photo: lauren desberg

"Gretchen Parlato is a singer-arranger of consummate control and slow-burning intensity... lives at the crossroads of sensuous and spiritual, singing from deep within hypnotic grooves with enormous rhythmic sophistication." 
— Allen Morrison, Downbeat Magazine

Lean In —

Gretchen Parlato
Lionel Loueke 

Lean In
on Edition Records 

‘Lean In’ tells the story of 20 years of connection, inspiration and friendship between two musical soulmates.
release date - May 19!!

» listen to "I Miss You"

The very first duo recording from two musicians who have performed together for more than two decades,

Lean In is all about healing, deep trust, love and family. In a time when warmth and compassion are needed more than ever before, both artists felt compelled to make a record sharing songs of inspiration, reflection, wonder and unity, with the title encouraging us to ‘lean in’ to ourselves and to those around us.

Lean In is a record for the soul.

news

private lessons & workshops!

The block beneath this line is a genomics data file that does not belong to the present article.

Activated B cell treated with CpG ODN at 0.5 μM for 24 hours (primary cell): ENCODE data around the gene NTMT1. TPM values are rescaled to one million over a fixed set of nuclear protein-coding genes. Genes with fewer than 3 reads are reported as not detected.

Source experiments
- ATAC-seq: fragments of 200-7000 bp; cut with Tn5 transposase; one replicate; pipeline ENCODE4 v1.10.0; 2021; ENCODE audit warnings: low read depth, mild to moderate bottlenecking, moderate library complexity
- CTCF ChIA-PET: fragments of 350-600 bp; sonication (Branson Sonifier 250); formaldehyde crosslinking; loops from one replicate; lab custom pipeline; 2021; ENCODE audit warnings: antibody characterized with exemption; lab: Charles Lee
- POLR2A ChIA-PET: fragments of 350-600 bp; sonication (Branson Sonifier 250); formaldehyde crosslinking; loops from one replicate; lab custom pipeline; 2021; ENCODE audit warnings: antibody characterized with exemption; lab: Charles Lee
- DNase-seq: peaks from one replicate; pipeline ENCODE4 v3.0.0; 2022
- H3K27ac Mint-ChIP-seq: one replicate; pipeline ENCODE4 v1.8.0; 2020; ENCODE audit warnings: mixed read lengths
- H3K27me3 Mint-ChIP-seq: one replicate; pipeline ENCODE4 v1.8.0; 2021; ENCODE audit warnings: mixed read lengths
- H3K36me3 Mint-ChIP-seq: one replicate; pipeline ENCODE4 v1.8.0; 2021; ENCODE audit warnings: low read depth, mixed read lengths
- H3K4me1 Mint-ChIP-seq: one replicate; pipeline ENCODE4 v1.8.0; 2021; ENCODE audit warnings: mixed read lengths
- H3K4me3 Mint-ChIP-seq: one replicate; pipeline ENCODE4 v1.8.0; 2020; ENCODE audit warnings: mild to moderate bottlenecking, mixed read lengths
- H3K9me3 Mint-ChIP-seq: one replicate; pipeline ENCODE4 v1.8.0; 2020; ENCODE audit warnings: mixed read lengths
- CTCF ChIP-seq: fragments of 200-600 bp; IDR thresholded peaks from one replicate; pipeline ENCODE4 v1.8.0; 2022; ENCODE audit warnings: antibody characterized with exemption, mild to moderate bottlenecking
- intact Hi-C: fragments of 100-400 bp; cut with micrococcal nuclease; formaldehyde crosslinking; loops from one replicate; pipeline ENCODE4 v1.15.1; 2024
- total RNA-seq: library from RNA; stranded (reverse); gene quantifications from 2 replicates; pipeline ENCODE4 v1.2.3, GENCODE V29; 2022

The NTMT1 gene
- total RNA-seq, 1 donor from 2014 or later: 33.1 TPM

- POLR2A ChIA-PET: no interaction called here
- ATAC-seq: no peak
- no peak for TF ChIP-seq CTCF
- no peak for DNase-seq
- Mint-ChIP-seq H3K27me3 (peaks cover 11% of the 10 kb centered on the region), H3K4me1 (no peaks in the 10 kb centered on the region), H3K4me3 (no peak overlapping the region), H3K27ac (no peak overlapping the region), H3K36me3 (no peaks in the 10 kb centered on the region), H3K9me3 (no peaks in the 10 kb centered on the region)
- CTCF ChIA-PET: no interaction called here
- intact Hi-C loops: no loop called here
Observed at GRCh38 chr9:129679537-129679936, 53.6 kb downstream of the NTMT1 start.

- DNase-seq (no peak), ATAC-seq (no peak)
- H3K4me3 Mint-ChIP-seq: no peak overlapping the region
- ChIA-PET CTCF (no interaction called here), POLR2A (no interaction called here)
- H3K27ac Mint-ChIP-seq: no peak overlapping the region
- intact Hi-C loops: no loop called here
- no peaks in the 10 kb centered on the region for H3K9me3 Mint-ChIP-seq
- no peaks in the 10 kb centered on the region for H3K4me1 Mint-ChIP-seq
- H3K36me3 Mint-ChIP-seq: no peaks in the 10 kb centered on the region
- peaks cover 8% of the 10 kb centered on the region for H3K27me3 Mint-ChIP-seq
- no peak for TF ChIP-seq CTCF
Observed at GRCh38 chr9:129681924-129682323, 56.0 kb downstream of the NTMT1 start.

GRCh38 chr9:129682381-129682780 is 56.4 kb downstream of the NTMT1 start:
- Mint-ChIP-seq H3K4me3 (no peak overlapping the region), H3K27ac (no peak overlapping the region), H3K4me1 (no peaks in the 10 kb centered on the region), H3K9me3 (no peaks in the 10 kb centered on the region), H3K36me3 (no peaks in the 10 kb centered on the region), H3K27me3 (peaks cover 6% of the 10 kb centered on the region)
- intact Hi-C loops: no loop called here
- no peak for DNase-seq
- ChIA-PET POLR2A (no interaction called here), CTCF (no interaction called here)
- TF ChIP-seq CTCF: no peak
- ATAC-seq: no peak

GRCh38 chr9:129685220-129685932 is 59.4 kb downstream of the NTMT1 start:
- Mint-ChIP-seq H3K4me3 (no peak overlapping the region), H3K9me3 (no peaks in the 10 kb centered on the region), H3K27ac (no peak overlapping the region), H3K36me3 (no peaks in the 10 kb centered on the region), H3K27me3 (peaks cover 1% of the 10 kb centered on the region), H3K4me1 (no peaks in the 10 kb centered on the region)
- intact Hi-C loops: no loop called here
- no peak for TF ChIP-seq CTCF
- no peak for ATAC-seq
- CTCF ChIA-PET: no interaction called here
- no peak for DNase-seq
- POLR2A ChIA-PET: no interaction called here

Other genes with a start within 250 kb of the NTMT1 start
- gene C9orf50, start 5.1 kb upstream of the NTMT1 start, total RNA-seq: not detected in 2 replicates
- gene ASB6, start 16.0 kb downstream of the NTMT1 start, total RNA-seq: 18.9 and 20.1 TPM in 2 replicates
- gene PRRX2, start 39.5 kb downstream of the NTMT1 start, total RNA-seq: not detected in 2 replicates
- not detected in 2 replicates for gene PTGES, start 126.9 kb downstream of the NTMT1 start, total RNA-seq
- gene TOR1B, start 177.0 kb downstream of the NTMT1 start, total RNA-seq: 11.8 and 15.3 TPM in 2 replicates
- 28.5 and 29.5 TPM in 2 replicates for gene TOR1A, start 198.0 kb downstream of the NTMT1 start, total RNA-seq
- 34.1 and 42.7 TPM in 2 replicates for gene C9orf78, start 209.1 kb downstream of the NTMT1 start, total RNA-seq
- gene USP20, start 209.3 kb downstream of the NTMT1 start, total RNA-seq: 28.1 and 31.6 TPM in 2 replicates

december availability for private lessons!

group workshop january 2, 2023 just added!

conveniently on zoom PT (los angeles) 

contact/teaching page to sign up...

performance reviews

Gretchen Parlato spellbinding at Ronnie Scott’sby Peter Jones, Jazzwise, Oct 14, 2022
The Grammy-nominated singer dazzles with a sophisticated set of intimate and intricate songs at Ronnie Scott’s
Parlato goes beyond mere intimacy in her singing: I would call it interior, as if we are being invited to share her innermost thoughts. As with Blossom Dearie, wistfulness is her default setting. She doesn’t really do standards; it’s more about flow than structure. Much of the set consisted of her own compositions or reworked songs from outside jazz. »» read article

Gretchen Parlato, Ronnie Scott’s, Tuesday 11th October - mike collins, jazzyblogman
A pause for breath and a moment of silence in the middle of Ugly Beauty seemed like the magical sweet spot of this gig. It had been heading there from the start of the early set at Ronnie’s. Gretchen Parlato, mic in hand, and Gerald Clayton at the piano were alone on the stage and the magic had descended. Clayton seems to find the purest essence in everything he plays and to express it with an economy and elegance that is breathtaking. He had distilled a harmonic shift from Monk’s ballad, rendered it in angular almost classical arpeggios as an intro, and then Parlato’s almost-not-there gossamer vocal traced the unmistakable melody, laden with introspective melancholy, sighing the lyric.  »» read article

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